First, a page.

Divine Samuel, a rice farmer in Mdiogbuonye Oma Ndi, Aro-Amuro, a rural community in the Okigwe Local Government Area of Imo State in Nigeria’s southeast region, faced a harrowing incident earlier this year. While on his way to the farm, he was assaulted by armed individuals enforcing the sit-at-home order issued by a pro-Biafra secessionist group. He suffered physical harm and was left stranded by the roadside.
“As a result of that incident, I have refrained from going to my farms on sit-at-home days,” Mr. Samuel recounted to a reporter from PREMIUM TIMES who visited the area in July. He explained that these armed individuals, often armed with AK-47 rifles, would sometimes interact with locals at community drinking spots before turning violent on sit-at-home days.
Like many other farmers, Mr. Samuel noted that this reduced farming activity has negatively impacted his farm yields. He explained, “If you skip a day, the weeds can overrun the rice fields. If left unattended, these weeds can turn the entire rice crop into waste. Consistent care and weeding are essential for a successful harvest.”
He further elaborated, “For example, we sometimes cannot harvest our yams or cassava at the right time due to fear. This results in losses as the crops deteriorate. The current situation has significantly reduced my farm output compared to before the sit-at-home order started.”
Alarming Statistics: The United Nations’ Food and Agriculture Organization estimates that approximately 25.3 million people in Nigeria will face food insecurity between June and August 2023.
Data from the National Bureau of Statistics (NBS) in February 2023 indicated that Imo State was the second most severely affected state in the country in terms of food inflation on a year-on-year basis.
Agwu Ekwe, a professor of agricultural extension at the University of Nigeria Nsukka, emphasized, “When farmers are unable to work their fields, it affects food availability, consumption, and nutritional value, all of which are fundamental to food security.”
Insecurity and Unrest in Imo: In August 2021, the outlawed Indigenous People of Biafra (IPOB) issued a sit-at-home order across the South-east region to pressure the Nigerian government into releasing its detained leader, Nnamdi Kanu. This order was initially implemented every Monday but later modified to align with Mr. Kanu’s court appearances.
Despite the modification, residents of the South-east, including Imo State, continued to stay indoors on Mondays, primarily out of fear. Gunmen also occasionally declared additional sit-at-home days and violently enforced compliance, attacking those who ventured out.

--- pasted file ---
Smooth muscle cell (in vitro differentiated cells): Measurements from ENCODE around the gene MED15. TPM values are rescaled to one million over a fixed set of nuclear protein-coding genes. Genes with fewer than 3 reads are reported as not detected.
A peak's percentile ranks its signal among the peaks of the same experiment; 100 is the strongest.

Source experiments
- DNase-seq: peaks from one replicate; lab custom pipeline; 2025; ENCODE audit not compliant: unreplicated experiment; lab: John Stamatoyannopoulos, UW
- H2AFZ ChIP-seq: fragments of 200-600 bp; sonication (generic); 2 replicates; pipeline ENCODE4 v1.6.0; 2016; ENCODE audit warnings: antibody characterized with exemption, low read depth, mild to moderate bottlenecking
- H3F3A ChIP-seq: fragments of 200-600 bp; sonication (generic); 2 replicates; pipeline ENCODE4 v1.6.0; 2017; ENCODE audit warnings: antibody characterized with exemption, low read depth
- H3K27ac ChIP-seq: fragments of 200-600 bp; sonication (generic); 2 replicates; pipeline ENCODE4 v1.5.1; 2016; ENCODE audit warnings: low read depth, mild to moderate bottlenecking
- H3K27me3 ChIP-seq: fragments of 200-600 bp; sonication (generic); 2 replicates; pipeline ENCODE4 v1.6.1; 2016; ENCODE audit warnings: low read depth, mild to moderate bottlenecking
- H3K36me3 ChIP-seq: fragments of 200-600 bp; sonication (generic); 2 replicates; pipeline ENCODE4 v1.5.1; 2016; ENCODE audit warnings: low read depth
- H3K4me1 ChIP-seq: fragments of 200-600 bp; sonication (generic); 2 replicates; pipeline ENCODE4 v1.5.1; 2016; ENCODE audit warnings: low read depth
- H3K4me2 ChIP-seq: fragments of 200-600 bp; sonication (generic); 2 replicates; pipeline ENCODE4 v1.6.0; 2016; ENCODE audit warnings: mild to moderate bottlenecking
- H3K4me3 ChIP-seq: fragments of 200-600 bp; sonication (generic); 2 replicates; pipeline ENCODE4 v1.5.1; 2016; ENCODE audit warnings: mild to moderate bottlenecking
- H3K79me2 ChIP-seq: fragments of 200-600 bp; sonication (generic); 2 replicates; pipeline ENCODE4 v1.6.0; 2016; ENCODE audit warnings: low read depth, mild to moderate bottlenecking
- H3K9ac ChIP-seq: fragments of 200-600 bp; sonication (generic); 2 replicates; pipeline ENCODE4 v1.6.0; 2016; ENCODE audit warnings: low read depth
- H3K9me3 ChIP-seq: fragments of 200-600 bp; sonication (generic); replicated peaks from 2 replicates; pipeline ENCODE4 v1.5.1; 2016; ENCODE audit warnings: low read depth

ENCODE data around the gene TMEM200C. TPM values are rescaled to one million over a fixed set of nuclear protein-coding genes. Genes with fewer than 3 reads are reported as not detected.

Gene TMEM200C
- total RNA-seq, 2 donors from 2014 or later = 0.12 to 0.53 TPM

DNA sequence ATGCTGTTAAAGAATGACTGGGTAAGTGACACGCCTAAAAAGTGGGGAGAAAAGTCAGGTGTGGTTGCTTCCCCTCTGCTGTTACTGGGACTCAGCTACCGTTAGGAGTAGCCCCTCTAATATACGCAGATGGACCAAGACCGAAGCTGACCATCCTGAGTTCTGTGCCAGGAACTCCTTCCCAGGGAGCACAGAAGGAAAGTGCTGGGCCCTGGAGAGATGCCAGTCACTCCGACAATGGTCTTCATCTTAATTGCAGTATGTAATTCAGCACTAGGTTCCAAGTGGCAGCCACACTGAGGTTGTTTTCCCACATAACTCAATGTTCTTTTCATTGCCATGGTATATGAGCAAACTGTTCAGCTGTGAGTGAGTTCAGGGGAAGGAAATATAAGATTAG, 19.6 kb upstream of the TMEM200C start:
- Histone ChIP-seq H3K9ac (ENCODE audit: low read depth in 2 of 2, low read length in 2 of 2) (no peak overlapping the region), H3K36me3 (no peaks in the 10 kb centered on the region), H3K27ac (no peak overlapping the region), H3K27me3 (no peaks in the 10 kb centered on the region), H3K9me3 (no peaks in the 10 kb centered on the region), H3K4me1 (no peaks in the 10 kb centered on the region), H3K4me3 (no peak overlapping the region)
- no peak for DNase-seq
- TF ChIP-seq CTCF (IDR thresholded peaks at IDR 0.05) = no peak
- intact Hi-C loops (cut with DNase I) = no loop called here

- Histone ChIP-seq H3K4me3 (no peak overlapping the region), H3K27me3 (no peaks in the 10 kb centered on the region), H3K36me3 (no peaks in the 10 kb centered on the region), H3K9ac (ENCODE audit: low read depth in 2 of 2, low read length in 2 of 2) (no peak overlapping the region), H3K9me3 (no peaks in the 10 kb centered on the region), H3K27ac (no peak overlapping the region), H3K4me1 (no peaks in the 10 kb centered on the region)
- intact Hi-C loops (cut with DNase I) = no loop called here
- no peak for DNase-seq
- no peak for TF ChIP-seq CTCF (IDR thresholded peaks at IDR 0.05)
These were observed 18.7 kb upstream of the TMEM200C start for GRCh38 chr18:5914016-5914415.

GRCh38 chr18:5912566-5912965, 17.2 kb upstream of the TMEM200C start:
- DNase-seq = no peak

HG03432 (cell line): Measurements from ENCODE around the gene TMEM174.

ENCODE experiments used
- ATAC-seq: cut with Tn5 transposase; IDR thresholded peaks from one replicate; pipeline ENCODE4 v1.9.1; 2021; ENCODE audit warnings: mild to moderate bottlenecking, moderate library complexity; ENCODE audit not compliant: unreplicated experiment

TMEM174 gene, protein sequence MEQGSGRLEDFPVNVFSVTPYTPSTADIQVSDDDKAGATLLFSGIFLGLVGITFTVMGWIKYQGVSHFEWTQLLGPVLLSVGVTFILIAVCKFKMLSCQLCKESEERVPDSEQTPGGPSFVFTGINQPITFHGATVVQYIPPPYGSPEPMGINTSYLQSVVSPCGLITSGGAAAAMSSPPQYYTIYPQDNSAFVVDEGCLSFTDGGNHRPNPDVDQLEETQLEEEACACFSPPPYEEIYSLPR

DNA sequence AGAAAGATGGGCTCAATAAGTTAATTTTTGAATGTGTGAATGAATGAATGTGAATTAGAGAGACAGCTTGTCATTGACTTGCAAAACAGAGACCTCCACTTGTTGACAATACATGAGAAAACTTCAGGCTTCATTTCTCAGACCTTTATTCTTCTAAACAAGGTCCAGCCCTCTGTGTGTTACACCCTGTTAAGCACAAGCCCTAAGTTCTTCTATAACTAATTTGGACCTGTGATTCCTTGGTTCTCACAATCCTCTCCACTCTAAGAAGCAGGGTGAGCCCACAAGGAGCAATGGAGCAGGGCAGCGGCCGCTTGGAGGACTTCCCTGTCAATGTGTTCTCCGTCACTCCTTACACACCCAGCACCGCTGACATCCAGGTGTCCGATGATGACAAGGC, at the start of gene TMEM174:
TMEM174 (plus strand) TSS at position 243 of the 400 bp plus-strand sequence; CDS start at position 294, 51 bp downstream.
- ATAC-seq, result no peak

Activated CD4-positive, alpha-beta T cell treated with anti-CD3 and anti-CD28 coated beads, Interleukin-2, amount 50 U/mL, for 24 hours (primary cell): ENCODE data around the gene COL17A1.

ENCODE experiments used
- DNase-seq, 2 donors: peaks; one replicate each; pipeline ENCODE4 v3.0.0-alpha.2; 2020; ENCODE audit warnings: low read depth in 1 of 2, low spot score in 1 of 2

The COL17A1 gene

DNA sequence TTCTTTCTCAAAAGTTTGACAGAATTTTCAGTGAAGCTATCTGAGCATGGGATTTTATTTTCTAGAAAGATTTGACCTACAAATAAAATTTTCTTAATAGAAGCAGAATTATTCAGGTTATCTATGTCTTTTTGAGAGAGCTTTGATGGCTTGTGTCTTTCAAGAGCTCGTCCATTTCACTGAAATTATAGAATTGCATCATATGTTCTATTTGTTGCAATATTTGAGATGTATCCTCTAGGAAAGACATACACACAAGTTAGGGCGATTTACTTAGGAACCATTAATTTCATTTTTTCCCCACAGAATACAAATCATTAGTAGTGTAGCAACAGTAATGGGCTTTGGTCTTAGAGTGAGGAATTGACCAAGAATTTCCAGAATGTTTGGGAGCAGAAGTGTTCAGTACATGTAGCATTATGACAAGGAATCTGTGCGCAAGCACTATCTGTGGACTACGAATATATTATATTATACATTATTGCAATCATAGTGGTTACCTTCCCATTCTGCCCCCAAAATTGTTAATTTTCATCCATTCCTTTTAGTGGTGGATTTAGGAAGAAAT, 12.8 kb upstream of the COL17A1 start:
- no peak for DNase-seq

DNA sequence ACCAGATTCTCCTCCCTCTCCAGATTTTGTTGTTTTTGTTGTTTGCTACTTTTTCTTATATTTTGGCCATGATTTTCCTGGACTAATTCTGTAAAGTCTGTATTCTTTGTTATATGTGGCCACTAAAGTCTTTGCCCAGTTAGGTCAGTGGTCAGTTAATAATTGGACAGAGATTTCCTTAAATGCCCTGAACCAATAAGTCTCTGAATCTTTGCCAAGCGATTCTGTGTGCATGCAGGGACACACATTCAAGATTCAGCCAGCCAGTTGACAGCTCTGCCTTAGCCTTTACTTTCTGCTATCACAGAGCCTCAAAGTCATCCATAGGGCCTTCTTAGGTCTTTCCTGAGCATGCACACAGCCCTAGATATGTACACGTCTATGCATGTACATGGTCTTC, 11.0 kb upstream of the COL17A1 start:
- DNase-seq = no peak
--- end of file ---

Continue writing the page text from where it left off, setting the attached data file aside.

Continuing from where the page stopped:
The situation often worsened during clashes between suspected IPOB members and Nigerian security agencies, with farmers caught in the crossfire.
Mr. Kanu distanced himself from those still enforcing the order, labeling them as criminals attempting to manipulate the secessionist group. Efforts by Governor Hope Uzodinma to curb violence by establishing the Ebubeagu Security Network inadvertently exacerbated unrest.
Amnesty International Nigeria and other human rights organizations accused Ebubeagu of extra-judicial killings under the guise of targeting IPOB members. As a result, Imo State saw a high number of deadly attacks in the first quarter of 2022, leading to food security concerns and a reluctance among farmers to work their lands during sit-at-home days.
Survival Strategies: Farmers like Charity Otti and Iweka Nwokolo in Mdiogbuonye Oma Ndi community are unable to access their distant farms during sit-at-home days. They only tend to gardens within their compounds on such occasions, employing stealthy routes to avoid gunmen.
Ugochi Udemadu in Umuaguma reported the same fear-driven behavior among her community’s farmers. She explained that people had been attacked on their farms, emphasizing that delaying harvest due to the sit-at-home orders resulted in crop spoilage.
Ikechukwu Ezediugwu in Umuduru stated that farmers had been killed in his community for disobeying the order, and the situation was particularly dire when security forces clashed with separatist fighters.
According to Lawrence Obianozie, a community leader, since the secessionist struggle intensified in 2021, farmers have been reluctant to venture to their distant fields during sit-at-home days.
Food Security Concerns: Food security has been severely affected by the crisis in Imo State. The violence has led to food scarcity and increased hunger, particularly in areas heavily dependent on agriculture. Lawrence Obianozie, a retired navy officer, emphasized that food insecurity could exacerbate unrest, as hunger often drives desperate actions.
Government Response: Cosmos Maduba, the Commissioner of Agriculture in Imo State, acknowledged that insecurity has disrupted farming activities across the South-east, which has direct implications for food security. He noted that security challenges have affected the availability of food, leading to hunger.
The state government has implemented measures to address the security situation, including offering amnesty to armed groups and providing support to farmers. Governor Uzodinma initiated a program to provide farmers with free inputs such as fertilizers, crops, and seedlings, aiming to boost food production and alleviate the impact of insecurity and fuel subsidy removal.
In summary, the sit-at-home orders and related violence have severely disrupted farming activities in Imo State, leading to food insecurity and economic hardship for many farmers. The government is taking steps to address these challenges, but the situation remains a significant concern for the region’s food security.